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A Call to Revolutionize Chronic Pain Care in America: An Opportunity in Health Care Reform

No Access, No Relief

Don Dillard’s pelvis was crushed on April 5, 1991 when a truck ran over him at a Detroit recycling plant where he worked at the time. With multiple fractures, the accident changed his life. He was flown to nearest trauma center, spent 40 days in the hospital and was released in a wheelchair—and in agony.

He spent 10 years undergoing operations, including extensive orthopedic and plastic surgery, and grueling physical therapy that enabled him to walk again. But he was in pain and couldn’t sleep. Doctors never prescribed anything more than non-steroidal anti-inflammatory medicines, even though these drugs provided little or no relief. Dillard, who had always been an extremely active person, could no longer work. He struggled with clinical depression and fought to get reimbursements from his insurance company for thousands of dollars in medical expenses.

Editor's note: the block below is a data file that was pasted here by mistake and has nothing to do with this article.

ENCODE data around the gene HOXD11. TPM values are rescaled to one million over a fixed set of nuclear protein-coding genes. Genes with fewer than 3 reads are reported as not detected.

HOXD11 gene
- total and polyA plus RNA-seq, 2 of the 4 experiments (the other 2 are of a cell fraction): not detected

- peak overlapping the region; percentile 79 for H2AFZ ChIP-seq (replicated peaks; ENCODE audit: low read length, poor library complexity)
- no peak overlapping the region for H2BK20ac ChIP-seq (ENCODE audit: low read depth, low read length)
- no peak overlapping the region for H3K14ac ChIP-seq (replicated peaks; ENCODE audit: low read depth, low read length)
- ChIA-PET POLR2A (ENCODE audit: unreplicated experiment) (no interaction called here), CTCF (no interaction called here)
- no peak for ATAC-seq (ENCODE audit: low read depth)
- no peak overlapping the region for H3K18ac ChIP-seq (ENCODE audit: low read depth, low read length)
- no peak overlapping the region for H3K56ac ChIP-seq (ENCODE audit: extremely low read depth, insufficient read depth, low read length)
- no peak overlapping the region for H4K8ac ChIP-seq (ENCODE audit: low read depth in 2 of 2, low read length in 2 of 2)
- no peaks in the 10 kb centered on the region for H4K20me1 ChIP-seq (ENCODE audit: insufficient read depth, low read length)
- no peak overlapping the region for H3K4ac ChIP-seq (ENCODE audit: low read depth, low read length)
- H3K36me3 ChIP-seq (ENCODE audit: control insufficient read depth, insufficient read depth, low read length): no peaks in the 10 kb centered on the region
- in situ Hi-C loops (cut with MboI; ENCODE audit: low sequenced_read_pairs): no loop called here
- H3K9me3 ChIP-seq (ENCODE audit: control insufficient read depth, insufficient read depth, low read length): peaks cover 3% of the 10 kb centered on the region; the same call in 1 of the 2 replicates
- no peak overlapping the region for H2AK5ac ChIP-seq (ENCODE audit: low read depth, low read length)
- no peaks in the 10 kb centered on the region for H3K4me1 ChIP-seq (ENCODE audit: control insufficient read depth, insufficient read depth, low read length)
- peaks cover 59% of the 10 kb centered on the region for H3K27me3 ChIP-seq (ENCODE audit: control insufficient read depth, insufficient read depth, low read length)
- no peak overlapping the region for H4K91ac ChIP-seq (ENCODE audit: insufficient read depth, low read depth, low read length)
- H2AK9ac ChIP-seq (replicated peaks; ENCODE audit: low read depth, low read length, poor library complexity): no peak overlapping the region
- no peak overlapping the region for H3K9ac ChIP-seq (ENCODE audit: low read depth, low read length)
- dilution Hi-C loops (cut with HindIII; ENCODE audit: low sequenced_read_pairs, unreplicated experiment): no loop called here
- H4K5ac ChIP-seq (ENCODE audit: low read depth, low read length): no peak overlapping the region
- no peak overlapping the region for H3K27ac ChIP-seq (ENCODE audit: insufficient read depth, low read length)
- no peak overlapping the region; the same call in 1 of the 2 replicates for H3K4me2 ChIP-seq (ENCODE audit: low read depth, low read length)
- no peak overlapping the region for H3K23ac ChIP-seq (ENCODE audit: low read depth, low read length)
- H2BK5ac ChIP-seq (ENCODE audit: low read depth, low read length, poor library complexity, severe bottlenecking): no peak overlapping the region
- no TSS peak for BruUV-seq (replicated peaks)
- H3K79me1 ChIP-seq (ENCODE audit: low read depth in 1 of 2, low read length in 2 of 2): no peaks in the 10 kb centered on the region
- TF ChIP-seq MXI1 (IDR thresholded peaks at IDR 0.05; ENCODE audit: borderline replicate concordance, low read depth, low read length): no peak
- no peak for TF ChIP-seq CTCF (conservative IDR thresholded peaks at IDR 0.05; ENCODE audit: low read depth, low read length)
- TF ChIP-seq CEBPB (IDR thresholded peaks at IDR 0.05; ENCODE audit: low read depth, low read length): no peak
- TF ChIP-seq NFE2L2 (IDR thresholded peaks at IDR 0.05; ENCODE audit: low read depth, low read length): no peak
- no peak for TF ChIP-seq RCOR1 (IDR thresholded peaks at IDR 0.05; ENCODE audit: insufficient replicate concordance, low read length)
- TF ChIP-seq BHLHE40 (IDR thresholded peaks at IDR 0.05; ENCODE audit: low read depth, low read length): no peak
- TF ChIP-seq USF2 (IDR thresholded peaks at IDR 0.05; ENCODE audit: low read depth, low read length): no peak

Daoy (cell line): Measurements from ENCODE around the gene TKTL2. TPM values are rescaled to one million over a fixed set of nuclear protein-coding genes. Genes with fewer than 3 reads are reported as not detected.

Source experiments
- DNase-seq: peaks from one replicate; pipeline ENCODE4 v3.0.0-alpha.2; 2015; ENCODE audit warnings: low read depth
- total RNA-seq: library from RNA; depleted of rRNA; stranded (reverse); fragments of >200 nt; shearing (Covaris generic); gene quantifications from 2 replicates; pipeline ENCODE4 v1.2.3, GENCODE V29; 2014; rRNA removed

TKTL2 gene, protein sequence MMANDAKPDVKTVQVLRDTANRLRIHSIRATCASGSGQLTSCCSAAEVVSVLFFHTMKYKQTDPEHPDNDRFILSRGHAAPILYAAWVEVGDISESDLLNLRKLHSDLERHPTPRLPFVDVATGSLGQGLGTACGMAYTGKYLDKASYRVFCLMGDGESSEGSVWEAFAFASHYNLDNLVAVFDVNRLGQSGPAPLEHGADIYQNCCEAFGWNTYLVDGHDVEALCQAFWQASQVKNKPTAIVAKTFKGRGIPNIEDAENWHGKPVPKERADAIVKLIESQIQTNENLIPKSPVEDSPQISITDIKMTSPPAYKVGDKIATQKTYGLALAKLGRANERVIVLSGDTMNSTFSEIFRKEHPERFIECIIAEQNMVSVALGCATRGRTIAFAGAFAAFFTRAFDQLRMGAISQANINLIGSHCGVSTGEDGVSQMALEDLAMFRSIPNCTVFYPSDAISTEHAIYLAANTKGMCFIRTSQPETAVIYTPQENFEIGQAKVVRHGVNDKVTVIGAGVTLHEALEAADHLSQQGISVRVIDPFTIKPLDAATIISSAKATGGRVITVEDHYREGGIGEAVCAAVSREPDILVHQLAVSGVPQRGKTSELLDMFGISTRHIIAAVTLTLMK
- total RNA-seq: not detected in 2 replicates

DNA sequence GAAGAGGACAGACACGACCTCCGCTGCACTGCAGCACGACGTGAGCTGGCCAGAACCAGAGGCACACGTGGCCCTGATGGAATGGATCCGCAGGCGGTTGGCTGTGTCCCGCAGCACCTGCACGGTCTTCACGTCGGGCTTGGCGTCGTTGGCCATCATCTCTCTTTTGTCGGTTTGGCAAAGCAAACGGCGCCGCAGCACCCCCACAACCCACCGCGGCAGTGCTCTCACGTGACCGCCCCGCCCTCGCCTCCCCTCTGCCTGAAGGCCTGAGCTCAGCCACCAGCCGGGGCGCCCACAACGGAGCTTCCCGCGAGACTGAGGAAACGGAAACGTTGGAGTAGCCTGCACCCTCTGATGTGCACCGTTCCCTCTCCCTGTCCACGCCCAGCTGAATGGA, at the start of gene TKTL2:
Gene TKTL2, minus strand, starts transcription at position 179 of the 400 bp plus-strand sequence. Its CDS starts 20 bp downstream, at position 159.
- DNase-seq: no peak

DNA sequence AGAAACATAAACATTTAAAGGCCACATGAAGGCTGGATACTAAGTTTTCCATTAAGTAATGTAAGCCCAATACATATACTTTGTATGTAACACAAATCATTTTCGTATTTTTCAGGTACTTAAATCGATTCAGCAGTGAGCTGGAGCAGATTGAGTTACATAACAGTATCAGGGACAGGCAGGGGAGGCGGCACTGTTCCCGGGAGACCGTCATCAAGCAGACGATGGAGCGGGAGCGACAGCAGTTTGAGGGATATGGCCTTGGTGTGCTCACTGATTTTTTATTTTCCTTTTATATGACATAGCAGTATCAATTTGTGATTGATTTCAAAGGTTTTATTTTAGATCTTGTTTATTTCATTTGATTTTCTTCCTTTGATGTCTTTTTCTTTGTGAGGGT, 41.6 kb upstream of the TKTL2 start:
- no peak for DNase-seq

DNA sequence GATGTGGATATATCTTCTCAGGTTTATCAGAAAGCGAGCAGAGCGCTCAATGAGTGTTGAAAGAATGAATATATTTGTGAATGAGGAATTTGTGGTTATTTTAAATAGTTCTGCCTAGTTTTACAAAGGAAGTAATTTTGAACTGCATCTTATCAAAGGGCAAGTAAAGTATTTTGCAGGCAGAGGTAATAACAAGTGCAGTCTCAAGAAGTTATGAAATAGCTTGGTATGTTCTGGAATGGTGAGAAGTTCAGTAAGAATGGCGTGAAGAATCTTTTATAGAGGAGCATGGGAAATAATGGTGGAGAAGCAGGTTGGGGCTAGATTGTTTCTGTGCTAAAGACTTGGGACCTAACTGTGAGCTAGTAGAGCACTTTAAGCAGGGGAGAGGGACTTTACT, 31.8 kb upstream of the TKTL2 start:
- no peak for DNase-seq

“Everything about my life had been decimated,” he says.

His family and his faith pulled him through that dark period. He finally received a referral to a pain medicine specialist, and a decade after his accident, Dillard got a prescription for a medicine strong enough to handle his severe pain.

It is impossible to know whether the inadequate care received by Dillard—who is African American—was influenced by race. However, extensive studies show that minorities are less likely than whites to receive adequate assessment and treatment for their pain, a disparity that puts minorities at risk for untreated pain, says Carmen Green, MD, at the University of Michigan in Ann Arbor where Dillard was treated.

Some physicians aren’t trained to handle strong pain medications. And in some cases, physicians fear that patients will misuse the drugs and that fear can override all other judgments, Green says.

Even after Dillard was given an opportunity to try a strong opioid, and it worked, he faced another barrier, one that disproportionately affects minorities. He had trouble filling prescriptions because pharmacies in his area didn’t stock medications that are often the target of break-ins. He traveled two hours by car in order to fill his prescriptions in a nearby city.

“I was in excruciating pain during those trips,” he says about the ordeal.

But, the stronger medicine eases the pain, allows him to sleep at night, and makes it possible for him to do more around his home, like helping to care for his two-year old grandson and getting yard work done. “It might take me all day, but I can do it,” he says.

He is just happy to have his life back.